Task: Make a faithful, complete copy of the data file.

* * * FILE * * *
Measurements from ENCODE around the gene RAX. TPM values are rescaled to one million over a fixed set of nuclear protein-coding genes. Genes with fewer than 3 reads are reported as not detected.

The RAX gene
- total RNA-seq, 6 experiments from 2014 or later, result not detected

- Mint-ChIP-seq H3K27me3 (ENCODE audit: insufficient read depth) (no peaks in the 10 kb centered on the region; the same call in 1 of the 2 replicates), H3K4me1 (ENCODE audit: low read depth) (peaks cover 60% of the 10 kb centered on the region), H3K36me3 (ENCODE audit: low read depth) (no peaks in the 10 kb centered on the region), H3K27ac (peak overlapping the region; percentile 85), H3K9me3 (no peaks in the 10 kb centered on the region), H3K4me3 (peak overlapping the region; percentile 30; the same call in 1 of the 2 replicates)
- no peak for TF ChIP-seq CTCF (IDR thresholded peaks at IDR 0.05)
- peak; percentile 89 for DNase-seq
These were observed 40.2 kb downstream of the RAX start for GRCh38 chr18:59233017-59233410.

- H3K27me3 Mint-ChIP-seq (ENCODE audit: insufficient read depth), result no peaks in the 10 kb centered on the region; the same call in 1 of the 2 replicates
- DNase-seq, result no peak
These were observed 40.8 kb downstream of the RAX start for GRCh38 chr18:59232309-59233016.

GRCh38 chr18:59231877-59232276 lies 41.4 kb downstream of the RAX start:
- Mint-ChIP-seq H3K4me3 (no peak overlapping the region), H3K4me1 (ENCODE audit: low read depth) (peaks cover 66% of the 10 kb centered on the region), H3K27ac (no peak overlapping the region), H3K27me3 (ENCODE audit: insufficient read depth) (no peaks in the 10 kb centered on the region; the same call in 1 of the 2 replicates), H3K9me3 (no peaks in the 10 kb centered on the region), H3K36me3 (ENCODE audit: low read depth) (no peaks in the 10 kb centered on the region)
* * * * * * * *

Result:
Measurements from ENCODE around the gene RAX. TPM values are rescaled to one million over a fixed set of nuclear protein-coding genes. Genes with fewer than 3 reads are reported as not detected.

The RAX gene
- total RNA-seq, 6 experiments from 2014 or later, result not detected

- Mint-ChIP-seq H3K27me3 (ENCODE audit: insufficient read depth) (no peaks in the 10 kb centered on the region; the same call in 1 of the 2 replicates), H3K4me1 (ENCODE audit: low read depth) (peaks cover 60% of the 10 kb centered on the region), H3K36me3 (ENCODE audit: low read depth) (no peaks in the 10 kb centered on the region), H3K27ac (peak overlapping the region; percentile 85), H3K9me3 (no peaks in the 10 kb centered on the region), H3K4me3 (peak overlapping the region; percentile 30; the same call in 1 of the 2 replicates)
- no peak for TF ChIP-seq CTCF (IDR thresholded peaks at IDR 0.05)
- peak; percentile 89 for DNase-seq
These were observed 40.2 kb downstream of the RAX start for GRCh38 chr18:59233017-59233410.

- H3K27me3 Mint-ChIP-seq (ENCODE audit: insufficient read depth), result no peaks in the 10 kb centered on the region; the same call in 1 of the 2 replicates
- DNase-seq, result no peak
These were observed 40.8 kb downstream of the RAX start for GRCh38 chr18:59232309-59233016.

GRCh38 chr18:59231877-59232276 lies 41.4 kb downstream of the RAX start:
- Mint-ChIP-seq H3K4me3 (no peak overlapping the region), H3K4me1 (ENCODE audit: low read depth) (peaks cover 66% of the 10 kb centered on the region), H3K27ac (no peak overlapping the region), H3K27me3 (ENCODE audit: insufficient read depth) (no peaks in the 10 kb centered on the region; the same call in 1 of the 2 replicates), H3K9me3 (no peaks in the 10 kb centered on the region), H3K36me3 (ENCODE audit: low read depth) (no peaks in the 10 kb centered on the region)